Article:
UNICEF has undertaken hundreds of gender evidence generation activities, supporting programmatic action, advocacy work and policymaking. The Gender Solutions project aims to draw together the knowledge, innovations and impacts of gender evidence work conducted by UNICEF offices since the first UNICEF Gender Action Plan was launched in 2014. A desk review identified over 700 gender-related UNICEF research, evaluation and data evidence generation activities since 2014. Twenty-five outputs were shortlisted because of their high quality and (potential for) impact and three were selected as Gender Evidence Award winners by an external review panel. By capturing the impact of this broad body of work, Gender Solutions aims to showcase UNICEF’s evidence investments, reward excellence and inform the rollout of the UNICEF Gender Policy 2021–2030 and Action Plan 2022–2025.
Annual Report 2021
Publication

Annual Report 2021

The UNICEF Innocenti Annual Report 2021 highlights the key results achieved in research and evidence to inform policymaking and programming.
Responsible Innovation in Technology for Children: Digital technology, play and child well-being
Publication

Responsible Innovation in Technology for Children: Digital technology, play and child well-being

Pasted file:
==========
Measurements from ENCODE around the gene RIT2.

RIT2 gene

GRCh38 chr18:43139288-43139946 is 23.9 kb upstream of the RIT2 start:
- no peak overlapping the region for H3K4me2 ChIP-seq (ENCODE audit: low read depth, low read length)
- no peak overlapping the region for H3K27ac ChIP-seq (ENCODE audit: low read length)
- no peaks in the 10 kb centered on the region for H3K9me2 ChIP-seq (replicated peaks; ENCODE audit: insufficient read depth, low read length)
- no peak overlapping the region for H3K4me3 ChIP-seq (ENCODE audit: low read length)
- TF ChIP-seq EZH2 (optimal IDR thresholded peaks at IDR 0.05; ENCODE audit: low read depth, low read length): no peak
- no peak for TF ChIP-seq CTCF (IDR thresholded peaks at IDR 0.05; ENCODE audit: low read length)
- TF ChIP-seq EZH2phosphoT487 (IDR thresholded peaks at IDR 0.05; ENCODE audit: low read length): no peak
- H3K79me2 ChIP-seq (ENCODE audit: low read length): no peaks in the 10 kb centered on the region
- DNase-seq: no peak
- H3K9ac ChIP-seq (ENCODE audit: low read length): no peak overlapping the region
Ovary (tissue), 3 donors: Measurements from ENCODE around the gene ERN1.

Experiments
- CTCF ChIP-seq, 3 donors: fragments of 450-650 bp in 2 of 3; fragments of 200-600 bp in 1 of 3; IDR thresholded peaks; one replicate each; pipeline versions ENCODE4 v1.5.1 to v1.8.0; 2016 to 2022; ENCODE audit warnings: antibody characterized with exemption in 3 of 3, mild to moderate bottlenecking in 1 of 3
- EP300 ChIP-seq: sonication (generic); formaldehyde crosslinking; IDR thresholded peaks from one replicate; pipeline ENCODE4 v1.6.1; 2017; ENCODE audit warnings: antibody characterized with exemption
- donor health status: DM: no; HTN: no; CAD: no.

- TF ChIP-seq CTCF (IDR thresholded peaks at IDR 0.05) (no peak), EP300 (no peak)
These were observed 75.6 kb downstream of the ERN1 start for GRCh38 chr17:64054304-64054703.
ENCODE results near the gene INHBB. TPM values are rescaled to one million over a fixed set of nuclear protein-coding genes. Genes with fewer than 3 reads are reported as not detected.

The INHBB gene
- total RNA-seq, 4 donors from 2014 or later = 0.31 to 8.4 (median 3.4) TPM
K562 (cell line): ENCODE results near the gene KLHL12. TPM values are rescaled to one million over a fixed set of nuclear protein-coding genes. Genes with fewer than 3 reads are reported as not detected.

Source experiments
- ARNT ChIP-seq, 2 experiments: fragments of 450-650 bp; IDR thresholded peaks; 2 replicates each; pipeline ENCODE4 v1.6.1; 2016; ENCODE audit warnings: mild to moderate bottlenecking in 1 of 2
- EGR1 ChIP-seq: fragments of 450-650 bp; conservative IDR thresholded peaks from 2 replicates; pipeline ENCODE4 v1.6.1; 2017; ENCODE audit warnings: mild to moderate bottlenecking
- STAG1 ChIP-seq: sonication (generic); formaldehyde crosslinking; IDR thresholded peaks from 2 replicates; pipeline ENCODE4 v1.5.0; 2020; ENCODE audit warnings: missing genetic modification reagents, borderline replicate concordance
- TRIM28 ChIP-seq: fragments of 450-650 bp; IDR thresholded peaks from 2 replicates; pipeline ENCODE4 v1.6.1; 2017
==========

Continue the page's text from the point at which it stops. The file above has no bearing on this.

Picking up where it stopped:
Digital experiences can have significant negative impact on children, exposing them to risks or failing to nurture them adequately. Nevertheless, digital experiences also potentially yield enormous benefits for children, enabling them to learn, to create, to develop friendships, and to build worlds. While global efforts to deepen our understanding of the prevalence and impact of digital risks of harm are burgeoning – a development that is both welcome and necessary – less attention has been paid to understanding and optimizing the benefits that digital technology can provide in supporting children’s rights and their well-being. Benefits here refer not only to the absence of harm, but also to creating additional positive value. How should we recognize the opportunities and benefits of digital technology for children’s well-being? What is the relationship between the design of digital experiences – in particular, play-centred design – and the well-being of children? What guidance and measures can we use to strengthen the design of digital environments to promote positive outcomes for children? And how can we make sure that children’s insights and needs form the foundation of our work in this space? These questions matter for all those who design and promote digital experiences, to keep children safe and happy, and enable positive development and learning. These questions are particularly relevant as the world shifts its attention to emerging digital technologies and experiences, from artificial intelligence (AI) to the metaverse, and seeks to understand their impact on people and society. To begin to tackle these questions, UNICEF and the LEGO Group initiated the Responsible Innovation in Technology for Children (RITEC) project in partnership with the Young and Resilient Research Centre at Western Sydney University; the CREATE Lab at New York University; the Graduate Center, City University of New York; the University of Sheffield; the Australian Research Council Centre of Excellence for the Digital Child; and the Joan Ganz Cooney Center. The research is funded by the LEGO Foundation. The partnership is an international, multi-stakeholder and cross-sectoral collaboration between organizations that believe the design and development of digital technology should support the rights and well-being of children as a primary objective – and that children should have a prominent voice in making this a reality. This project’s primary objective is to develop, with children from around the world, a framework that maps how the design of children’s digital experiences affects their well-being, and to provide guidance as to how informed design choices can promote positive well-being outcomes.